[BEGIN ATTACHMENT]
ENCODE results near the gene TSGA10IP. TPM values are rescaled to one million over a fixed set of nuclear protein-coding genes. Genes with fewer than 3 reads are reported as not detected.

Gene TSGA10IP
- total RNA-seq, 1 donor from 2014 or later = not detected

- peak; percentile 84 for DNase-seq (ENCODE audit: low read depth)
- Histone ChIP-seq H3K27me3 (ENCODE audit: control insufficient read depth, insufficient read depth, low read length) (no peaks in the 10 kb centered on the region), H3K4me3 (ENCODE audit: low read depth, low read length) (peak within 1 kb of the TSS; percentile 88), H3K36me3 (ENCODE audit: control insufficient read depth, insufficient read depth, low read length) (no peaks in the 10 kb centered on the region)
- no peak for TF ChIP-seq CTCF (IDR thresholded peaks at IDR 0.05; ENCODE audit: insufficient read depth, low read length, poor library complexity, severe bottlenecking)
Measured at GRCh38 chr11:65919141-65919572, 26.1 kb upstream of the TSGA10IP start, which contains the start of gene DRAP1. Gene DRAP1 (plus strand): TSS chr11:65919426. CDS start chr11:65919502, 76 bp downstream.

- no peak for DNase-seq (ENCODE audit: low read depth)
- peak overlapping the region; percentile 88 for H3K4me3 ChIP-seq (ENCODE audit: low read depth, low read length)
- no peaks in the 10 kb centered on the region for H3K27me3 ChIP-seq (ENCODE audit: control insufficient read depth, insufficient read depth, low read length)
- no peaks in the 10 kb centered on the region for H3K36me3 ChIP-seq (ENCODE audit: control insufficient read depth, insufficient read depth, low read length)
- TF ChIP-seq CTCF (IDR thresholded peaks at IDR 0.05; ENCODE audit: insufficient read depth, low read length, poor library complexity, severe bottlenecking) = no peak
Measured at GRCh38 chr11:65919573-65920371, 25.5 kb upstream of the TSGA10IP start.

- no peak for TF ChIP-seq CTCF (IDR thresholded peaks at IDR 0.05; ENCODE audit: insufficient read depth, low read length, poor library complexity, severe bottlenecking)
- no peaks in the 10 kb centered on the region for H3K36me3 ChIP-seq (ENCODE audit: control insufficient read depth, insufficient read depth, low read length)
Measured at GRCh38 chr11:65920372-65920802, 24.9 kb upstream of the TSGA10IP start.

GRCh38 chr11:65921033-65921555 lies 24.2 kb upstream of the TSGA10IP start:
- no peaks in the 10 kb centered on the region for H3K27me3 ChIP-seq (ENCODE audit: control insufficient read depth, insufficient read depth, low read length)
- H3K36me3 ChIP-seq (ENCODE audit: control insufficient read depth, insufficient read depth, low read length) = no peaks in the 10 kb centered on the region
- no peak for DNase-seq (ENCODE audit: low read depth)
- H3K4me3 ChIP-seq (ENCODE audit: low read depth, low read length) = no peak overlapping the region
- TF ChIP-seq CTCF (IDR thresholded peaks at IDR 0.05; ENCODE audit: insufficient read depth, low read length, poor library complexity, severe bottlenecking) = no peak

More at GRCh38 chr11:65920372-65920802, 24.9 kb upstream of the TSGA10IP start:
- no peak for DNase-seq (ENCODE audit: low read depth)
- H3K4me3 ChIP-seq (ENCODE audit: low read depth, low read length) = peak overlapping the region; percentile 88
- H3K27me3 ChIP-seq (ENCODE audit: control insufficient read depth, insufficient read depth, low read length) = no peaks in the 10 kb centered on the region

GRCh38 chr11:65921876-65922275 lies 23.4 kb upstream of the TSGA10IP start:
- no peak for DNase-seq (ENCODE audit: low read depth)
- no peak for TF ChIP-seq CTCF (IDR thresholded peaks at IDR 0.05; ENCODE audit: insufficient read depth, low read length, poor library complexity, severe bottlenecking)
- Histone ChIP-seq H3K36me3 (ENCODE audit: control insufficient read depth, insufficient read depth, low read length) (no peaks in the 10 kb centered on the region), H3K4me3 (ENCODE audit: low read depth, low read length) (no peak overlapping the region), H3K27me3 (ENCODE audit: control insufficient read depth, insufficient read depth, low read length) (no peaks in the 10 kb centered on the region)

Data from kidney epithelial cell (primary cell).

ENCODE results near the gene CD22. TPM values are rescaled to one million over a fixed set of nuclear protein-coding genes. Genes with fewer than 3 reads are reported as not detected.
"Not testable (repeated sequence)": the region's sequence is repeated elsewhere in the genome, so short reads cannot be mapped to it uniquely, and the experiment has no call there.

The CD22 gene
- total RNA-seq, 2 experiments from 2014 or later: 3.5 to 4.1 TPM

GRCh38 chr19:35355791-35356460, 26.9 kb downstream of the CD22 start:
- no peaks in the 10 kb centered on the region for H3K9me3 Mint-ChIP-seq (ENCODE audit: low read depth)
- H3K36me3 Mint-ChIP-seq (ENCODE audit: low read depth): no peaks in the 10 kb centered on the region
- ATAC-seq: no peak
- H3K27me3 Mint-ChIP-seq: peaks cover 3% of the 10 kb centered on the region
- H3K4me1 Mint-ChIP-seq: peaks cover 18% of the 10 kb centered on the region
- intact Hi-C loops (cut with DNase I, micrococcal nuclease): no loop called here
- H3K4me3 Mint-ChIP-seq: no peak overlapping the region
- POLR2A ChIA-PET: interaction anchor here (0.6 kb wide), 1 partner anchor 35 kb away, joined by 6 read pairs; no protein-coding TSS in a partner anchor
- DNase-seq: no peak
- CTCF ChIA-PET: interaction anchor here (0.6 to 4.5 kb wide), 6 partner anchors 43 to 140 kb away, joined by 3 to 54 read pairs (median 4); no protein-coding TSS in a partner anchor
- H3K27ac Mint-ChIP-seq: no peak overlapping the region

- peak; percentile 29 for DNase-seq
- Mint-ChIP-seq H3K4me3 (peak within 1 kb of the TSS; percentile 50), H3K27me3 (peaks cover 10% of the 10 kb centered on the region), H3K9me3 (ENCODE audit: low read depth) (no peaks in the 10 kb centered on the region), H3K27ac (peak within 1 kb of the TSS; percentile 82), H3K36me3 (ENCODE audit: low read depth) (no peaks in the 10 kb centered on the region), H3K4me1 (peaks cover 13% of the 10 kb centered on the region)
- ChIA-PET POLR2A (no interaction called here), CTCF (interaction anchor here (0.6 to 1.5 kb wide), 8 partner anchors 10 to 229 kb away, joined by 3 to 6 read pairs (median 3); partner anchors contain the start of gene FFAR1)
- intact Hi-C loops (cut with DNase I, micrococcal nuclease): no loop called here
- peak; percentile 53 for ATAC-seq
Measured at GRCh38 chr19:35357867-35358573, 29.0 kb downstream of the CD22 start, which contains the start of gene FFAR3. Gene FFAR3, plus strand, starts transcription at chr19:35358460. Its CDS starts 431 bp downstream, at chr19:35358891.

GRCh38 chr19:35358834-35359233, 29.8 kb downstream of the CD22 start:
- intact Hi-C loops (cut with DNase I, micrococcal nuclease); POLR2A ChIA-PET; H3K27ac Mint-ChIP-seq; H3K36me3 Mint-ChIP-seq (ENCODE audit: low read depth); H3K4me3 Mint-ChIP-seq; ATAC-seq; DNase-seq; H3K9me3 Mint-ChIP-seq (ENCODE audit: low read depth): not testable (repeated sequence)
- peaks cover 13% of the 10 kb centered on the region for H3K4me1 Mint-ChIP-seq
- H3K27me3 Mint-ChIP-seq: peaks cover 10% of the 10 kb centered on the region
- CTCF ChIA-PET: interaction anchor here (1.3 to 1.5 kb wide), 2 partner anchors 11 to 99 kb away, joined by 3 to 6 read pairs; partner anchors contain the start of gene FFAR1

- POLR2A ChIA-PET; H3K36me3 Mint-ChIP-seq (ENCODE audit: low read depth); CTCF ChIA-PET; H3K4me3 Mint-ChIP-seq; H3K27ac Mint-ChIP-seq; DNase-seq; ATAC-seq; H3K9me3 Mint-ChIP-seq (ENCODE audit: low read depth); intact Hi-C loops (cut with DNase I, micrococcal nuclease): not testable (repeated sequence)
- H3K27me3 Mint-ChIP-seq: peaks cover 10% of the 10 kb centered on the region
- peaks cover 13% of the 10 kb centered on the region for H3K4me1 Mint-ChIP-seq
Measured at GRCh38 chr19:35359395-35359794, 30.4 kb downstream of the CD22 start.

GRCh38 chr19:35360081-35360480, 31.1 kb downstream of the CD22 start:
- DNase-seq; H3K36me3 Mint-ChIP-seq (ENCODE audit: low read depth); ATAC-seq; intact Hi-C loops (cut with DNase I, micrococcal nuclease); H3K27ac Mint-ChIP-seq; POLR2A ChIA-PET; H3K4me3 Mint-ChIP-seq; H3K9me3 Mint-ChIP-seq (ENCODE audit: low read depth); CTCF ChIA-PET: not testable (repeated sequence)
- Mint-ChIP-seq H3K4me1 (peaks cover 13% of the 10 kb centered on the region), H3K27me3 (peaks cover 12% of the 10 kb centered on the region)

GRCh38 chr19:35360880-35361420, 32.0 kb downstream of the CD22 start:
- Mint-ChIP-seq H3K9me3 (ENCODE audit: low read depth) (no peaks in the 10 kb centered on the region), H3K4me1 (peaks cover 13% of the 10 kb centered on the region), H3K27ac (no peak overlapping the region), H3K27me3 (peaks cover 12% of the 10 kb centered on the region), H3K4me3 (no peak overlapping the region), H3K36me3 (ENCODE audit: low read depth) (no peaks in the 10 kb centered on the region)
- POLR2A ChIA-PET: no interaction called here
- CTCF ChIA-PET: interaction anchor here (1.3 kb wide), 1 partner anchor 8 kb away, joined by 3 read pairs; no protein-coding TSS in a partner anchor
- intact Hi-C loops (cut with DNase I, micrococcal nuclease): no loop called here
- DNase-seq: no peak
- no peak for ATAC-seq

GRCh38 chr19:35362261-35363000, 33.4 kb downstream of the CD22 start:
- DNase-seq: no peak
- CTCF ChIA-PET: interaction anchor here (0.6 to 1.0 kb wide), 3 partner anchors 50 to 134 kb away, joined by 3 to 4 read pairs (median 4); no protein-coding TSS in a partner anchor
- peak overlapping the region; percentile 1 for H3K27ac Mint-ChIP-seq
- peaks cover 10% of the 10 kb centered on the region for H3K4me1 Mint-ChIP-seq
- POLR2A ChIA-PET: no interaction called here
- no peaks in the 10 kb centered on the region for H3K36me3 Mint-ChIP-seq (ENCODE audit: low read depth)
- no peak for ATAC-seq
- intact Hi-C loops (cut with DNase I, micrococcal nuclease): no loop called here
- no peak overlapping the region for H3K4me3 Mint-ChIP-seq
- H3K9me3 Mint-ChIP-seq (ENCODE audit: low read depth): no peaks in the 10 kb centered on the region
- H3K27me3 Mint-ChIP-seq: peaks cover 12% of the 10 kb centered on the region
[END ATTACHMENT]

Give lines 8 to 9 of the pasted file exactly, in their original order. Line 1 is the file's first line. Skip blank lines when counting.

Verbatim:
- no peak for DNase-seq (ENCODE audit: low read depth)
- peak overlapping the region; percentile 88 for H3K4me3 ChIP-seq (ENCODE audit: low read depth, low read length)